Most of us have experienced dry eyes from time to time, particularly if you’ve ever worn contact lenses. Medical personnel have long known the danger of dry eyes. For example, if a patient is hospitalized and can’t blink for some reason, measures are taken to keep the eyes shut and moist. This is to prevent damage to the eye.
Interestingly, there is also a syndrom called dry eye syndrome. According to Dry Eye Info:
Dry eye syndrome is a condition caused by loss of water from the tear film. When the tear film loses water the concentration of salts and proteins, relative to the amount of water, increases–the tear film concentration increases. When tear film concentration increases scientists say that its “osmolarity” increases. This increase in tear film osmolarity causes the characteristic irritation and changes on the eye surface known as dry eye syndrome. People with dry eye typically experience sandy-grittyirritated eyes or burning eyes that get worse as the day goes on.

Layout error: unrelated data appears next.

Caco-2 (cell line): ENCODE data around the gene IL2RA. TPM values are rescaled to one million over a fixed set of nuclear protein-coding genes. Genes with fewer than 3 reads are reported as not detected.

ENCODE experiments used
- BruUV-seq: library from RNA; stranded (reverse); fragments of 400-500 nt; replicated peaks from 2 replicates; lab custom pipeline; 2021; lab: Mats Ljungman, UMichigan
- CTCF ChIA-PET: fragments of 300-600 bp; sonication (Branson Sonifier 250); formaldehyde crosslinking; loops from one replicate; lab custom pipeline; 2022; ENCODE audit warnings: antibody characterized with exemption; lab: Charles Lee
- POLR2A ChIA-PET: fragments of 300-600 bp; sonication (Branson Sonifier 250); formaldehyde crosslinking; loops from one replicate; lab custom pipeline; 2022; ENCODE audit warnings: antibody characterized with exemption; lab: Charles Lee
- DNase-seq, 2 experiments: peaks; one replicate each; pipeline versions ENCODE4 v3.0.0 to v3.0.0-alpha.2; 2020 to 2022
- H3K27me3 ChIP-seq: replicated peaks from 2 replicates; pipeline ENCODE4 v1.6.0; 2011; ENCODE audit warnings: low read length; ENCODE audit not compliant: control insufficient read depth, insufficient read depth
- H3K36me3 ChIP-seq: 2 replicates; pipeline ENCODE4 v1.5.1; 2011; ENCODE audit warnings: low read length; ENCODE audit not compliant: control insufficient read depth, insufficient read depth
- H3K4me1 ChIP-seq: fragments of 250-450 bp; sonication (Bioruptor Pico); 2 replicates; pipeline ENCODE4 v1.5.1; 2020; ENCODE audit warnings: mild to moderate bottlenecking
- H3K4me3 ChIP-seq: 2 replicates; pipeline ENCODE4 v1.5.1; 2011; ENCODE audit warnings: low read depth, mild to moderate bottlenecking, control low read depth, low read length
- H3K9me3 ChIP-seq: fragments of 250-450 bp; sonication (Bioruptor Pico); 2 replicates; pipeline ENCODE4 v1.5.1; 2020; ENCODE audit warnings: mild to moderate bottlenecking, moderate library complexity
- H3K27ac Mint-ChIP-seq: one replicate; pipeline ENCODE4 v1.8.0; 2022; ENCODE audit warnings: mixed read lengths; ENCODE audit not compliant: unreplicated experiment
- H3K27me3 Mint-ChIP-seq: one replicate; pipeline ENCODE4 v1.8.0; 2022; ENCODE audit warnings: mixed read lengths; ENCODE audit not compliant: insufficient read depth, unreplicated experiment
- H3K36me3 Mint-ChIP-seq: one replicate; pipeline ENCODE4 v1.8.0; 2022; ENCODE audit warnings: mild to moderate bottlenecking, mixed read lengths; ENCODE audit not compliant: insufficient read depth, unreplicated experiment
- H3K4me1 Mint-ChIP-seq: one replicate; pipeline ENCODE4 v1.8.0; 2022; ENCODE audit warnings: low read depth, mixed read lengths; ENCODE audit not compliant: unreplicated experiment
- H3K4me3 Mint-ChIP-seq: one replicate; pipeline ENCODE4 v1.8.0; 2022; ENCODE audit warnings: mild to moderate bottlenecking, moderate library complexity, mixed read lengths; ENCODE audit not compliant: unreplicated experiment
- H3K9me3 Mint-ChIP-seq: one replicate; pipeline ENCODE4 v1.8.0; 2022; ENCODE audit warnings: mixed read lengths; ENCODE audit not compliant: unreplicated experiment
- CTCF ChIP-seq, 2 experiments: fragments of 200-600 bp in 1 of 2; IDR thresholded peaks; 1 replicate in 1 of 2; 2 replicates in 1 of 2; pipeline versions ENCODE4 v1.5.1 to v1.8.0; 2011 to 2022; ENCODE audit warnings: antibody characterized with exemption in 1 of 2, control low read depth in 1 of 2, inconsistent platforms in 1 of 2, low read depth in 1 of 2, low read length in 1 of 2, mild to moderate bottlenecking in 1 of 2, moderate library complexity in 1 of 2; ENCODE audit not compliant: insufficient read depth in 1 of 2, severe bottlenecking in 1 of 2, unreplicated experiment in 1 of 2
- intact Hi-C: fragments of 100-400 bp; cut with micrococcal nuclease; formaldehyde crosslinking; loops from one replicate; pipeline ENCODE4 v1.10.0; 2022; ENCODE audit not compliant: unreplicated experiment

In this past June’s issue of Archives of Ophthalmology, researchers reported that dry eye is increasing in incidence and more people are seeking help for it. If dry eye isn’t treated, it can lead to infections and visual problems.
Researchers in Boston looked at the records of 25,444 men who had participated in earlier studies. Of those men, 3% (765) reported that they had been diagnosed with dry eye, while 6.8% said they’d had at least dryness or irritation often or constantly. Another 2.2% said they had both dryness and irritation at the same time.
Broken down by demographics, the researchers found that the highest percentage of dry eye syndrome (4.34%) was among men who were aged 50 years or older, with it occurring even more often in men 75 years or older. This number is significantly higher than that of women who get dry eye. They are estimated to develop dry eye at about 3.23%.
Associated illnesses among the men were:
high blood pressure and/or the medications used to treat it
benign prostatic hyperplasia (enlarged prostate gland) and/or the medications used to treat it
medications used to treat depression
There are other causes of dry eye. They include:
Sjogren’s syndrome - an illness that results in dryness in the mouth, nose, eyes, nose, throat, and other areas of the body
If you suspect you may have dry eyes, you should speak to your doctor or eye doctor as soon as possible to see if it can be managed or treated.